Smaller, home-like assisted living facilities are increasingly common today for America's aging population. Unlike the traditional, hospital-like or sterile facilities that were common just twenty years ago, there are more options available to patients and their families for quality care in a more comfortable setting. In anticipation of the increasing aging population, many small businesses have sprung up, offering patients quality care in a home-like setting, much to the relief of their families. Like most businesses, these assisted living facilities typically require financing, especially to purchase the facility. Unfortunately, not all businesses are successful and it is often the lender that has to make this point clear to the business owner when the mortgage payments stop coming in.

In a typical commercial loan, when the mortgage payments fall behind and communication with the borrower breaks down, the lender files a notice of default ("NOD") and, in California, files a notice of trustee's sale 3 months later if the payments are not brought current, and finally proceeds with a trustee's foreclosure sale 20 days after that. The lender will often have a receiver appointed to collect the rents and manage the business until the foreclosure sale process is completed. However, when the business is an assisted-care facility, lenders find themselves in unfamiliar territory. The lender does not want to be responsible for the health and safety of the borrower's patients. Also, what rights do the patients have? Are they considered tenants?

What are the patients' rights?

Surprisingly, patients have very little rights with respect to the premises they inhabit. Recently, a lending client had a borrower who had not made any mortgage payments in over a year. The borrower operated an assisted living facility with over a dozen patients, many of whom suffered from Alzheimer's or dementia. Yet, with over a year of non-payment, the lender could no longer put off the inevitable - foreclosure.

What about appointing a receiver?

The lender first contemplated appointing a receiver to preserve the going concern value, but the value of the business was not worth much more than the value of the property by itself. Further, the lender would need a receiver who was licensed with the California Department of Healthcare Services. If a receiver came in, the receiver would be responsible for the welfare of the patients. In this case, the cost of going the receiver route would be prohibitively expensive.

What happens if the owner walks away?

Understandably, the lender was concerned about just foreclosing on the property, with no plan in place for the patients. What if the owner walked away? Would the lender be responsible for the patients after foreclosure? Shockingly, what typically happens is that after the foreclosure sale, the sheriff goes to the property, discovers there are patients still there, and then contacts the local Long-Term Care Ombudsman ("Ombudsman") whose job it is to find the patients an immediate place to relocate - which may not be an easy task. The patients and their families are often taken completely by surprise.

When a facility goes into foreclosure, the licensee of the facility, who is often the borrower, should call the community care licensing representative to notify them of the situation. The licensee then must notify the families in order to arrange for the patients' relocation. But as is often true of troubled borrowers, they tend to hope that their monetary problems will disappear and usually believe that before long, all will be well.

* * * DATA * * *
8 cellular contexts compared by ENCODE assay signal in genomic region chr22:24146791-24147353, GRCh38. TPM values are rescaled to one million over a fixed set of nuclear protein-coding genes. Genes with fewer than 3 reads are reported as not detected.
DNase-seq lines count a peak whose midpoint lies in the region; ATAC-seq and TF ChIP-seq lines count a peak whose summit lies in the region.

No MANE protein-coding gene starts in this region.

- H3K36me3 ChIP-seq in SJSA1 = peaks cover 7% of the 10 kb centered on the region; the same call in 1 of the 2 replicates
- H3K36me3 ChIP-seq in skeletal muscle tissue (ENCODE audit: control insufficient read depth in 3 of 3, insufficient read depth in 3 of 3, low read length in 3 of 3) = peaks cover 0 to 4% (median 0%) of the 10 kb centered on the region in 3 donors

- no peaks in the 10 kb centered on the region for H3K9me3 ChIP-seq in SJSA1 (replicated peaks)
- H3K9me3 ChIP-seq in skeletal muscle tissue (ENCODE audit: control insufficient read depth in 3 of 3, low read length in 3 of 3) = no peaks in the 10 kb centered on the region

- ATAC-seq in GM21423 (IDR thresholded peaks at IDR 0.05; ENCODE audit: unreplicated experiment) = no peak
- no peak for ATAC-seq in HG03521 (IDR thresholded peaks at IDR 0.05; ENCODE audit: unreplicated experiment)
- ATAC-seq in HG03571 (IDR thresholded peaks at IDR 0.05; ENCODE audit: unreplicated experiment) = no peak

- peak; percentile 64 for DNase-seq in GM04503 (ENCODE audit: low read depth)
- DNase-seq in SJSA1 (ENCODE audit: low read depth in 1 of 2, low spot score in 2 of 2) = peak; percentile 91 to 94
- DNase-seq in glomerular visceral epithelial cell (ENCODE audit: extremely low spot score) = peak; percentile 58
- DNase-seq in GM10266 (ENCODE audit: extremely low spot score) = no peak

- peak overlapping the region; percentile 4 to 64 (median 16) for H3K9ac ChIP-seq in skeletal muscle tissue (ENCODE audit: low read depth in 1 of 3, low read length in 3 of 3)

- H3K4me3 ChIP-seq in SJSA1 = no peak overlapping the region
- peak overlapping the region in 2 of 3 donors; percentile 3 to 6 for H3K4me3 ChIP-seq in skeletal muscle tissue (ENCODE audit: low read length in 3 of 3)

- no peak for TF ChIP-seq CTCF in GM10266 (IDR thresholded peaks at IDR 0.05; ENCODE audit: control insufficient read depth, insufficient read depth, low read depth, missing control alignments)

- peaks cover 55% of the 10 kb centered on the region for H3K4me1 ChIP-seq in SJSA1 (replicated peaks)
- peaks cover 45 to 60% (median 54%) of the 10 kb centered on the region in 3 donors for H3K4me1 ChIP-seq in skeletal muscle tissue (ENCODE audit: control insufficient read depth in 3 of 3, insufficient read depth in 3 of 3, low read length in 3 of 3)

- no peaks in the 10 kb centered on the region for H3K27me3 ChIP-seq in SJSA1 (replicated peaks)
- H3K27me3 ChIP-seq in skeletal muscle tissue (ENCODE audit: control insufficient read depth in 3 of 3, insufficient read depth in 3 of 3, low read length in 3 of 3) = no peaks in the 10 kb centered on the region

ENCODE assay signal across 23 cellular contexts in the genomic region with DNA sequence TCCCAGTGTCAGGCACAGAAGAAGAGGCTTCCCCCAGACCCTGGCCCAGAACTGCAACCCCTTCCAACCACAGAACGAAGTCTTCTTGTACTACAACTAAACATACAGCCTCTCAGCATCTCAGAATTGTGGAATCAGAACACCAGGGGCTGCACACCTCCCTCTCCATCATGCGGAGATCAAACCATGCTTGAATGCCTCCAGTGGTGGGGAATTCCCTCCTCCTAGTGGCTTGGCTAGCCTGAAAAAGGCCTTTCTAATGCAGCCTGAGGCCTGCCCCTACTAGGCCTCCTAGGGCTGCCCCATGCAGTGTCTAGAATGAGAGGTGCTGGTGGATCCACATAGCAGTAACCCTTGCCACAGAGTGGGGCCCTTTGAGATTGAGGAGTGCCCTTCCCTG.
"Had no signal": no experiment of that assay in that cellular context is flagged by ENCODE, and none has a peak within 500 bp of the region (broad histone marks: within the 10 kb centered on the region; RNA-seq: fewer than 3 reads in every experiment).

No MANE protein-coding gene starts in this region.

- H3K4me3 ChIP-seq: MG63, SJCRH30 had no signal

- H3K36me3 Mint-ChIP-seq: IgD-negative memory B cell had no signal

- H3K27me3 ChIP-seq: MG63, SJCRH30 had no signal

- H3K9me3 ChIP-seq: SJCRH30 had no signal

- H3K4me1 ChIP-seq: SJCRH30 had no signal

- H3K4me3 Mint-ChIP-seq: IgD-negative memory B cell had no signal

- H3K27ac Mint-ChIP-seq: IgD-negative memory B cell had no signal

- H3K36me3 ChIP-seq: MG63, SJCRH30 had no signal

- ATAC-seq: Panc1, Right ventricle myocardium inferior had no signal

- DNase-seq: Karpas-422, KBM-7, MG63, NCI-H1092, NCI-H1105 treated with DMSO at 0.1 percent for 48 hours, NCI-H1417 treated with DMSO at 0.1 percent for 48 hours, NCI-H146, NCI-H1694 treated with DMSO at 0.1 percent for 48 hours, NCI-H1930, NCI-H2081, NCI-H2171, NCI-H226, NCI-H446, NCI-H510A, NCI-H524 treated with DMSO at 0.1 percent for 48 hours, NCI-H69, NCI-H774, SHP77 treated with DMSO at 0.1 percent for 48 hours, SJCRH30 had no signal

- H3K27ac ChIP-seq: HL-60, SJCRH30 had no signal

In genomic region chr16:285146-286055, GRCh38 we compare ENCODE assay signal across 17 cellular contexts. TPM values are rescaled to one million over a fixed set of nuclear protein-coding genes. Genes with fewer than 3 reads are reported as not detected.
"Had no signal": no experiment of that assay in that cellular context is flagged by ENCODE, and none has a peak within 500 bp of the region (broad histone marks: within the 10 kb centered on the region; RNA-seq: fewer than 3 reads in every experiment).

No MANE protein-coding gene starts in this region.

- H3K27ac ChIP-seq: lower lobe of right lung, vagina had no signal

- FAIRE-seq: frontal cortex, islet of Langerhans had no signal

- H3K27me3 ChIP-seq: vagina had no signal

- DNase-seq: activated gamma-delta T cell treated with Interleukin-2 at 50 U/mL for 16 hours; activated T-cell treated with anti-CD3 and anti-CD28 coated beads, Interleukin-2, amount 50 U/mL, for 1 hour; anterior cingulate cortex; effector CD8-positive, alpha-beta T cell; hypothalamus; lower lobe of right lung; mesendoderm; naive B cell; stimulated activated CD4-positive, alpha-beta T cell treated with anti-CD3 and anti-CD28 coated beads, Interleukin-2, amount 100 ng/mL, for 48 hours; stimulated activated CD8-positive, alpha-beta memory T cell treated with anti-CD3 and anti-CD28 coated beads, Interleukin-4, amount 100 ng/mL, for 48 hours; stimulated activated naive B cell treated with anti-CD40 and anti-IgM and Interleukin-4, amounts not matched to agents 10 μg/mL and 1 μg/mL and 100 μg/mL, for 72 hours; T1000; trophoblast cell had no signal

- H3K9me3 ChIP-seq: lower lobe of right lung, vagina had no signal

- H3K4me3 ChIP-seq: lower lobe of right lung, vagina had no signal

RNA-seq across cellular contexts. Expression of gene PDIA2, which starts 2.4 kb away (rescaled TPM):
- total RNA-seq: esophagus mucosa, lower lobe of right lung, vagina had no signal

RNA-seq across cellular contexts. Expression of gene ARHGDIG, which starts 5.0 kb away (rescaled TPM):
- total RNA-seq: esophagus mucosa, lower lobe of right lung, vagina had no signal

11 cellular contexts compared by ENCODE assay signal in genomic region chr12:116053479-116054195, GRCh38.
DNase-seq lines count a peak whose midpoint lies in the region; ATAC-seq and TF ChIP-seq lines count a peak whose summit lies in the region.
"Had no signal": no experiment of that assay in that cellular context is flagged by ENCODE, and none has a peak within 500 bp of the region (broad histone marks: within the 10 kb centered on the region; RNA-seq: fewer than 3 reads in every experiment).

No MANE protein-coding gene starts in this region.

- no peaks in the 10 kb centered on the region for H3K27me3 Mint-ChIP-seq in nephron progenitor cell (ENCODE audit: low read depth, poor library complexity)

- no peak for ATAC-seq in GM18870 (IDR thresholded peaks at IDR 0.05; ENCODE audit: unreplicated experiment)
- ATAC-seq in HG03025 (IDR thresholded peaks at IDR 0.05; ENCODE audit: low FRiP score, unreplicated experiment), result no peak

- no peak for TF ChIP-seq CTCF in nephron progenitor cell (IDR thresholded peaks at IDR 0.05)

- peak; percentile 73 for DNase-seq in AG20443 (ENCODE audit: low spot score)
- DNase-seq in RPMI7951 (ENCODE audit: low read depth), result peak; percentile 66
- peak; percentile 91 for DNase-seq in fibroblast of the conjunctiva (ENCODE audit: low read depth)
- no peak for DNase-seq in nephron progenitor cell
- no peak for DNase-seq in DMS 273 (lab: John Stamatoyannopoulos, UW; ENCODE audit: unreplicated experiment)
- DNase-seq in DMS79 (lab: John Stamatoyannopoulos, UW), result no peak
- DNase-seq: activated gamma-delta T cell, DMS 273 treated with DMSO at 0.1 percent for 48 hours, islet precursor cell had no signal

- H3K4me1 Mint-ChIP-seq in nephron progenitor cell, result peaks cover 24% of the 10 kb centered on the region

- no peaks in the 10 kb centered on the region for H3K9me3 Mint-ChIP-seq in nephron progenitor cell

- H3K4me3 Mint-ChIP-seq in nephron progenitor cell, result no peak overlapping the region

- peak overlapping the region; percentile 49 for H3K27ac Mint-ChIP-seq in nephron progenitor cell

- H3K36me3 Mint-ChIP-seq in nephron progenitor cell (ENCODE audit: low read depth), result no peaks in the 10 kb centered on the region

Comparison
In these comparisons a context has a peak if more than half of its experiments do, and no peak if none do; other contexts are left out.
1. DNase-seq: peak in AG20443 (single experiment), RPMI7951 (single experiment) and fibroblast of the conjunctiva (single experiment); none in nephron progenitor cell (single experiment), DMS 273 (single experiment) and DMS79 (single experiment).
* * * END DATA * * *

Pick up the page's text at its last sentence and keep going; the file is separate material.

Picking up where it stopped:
What is the role of the Long-Term Care Ombudsman?

In this case, the borrower was in denial. As the lender's attorney, I contacted the local Ombudsman's office to notify them that the lender had begun the foreclosure process on the property. Not surprisingly, they were unaware of the situation. I worked closely with the local Ombudsman, who made frequent visits to the facility, notified the licensee that she had to inform the patients and their families (and fined her for not having done so already), contacted the patients' families to follow up, and informed us of the progress. Luckily, I was in contact with the local Ombudsman shortly after the lender filed the NOD, which allowed sufficient time to move the patients into new facilities prior to the foreclosure sale.

In the end, our client foreclosed on a vacated building and was very relieved that the patients had been relocated before the sale. The best resource throughout the entire process was the local Ombudsman who tirelessly looked after the patients and their well-being. Even though the lender missed out on collecting the rent during foreclosure, it was better off to have left the difficult, important and costly business of patient care to the Ombudsman.

This case is a good example of the increasing specialization that is needed in dealing with troubled loans. It is also demonstrates the need to carefully understand all of the facts before taking action to collect a loan. Everyone was better off because Marianne took the time to locate and contact the appropriate authorities. The patients ended up in new, more secure surroundings with licensed care, and the bank avoided making a bad loan even worse. Had a receiver been appointed, the bank would have had to make significant advances to keep the facility in operation.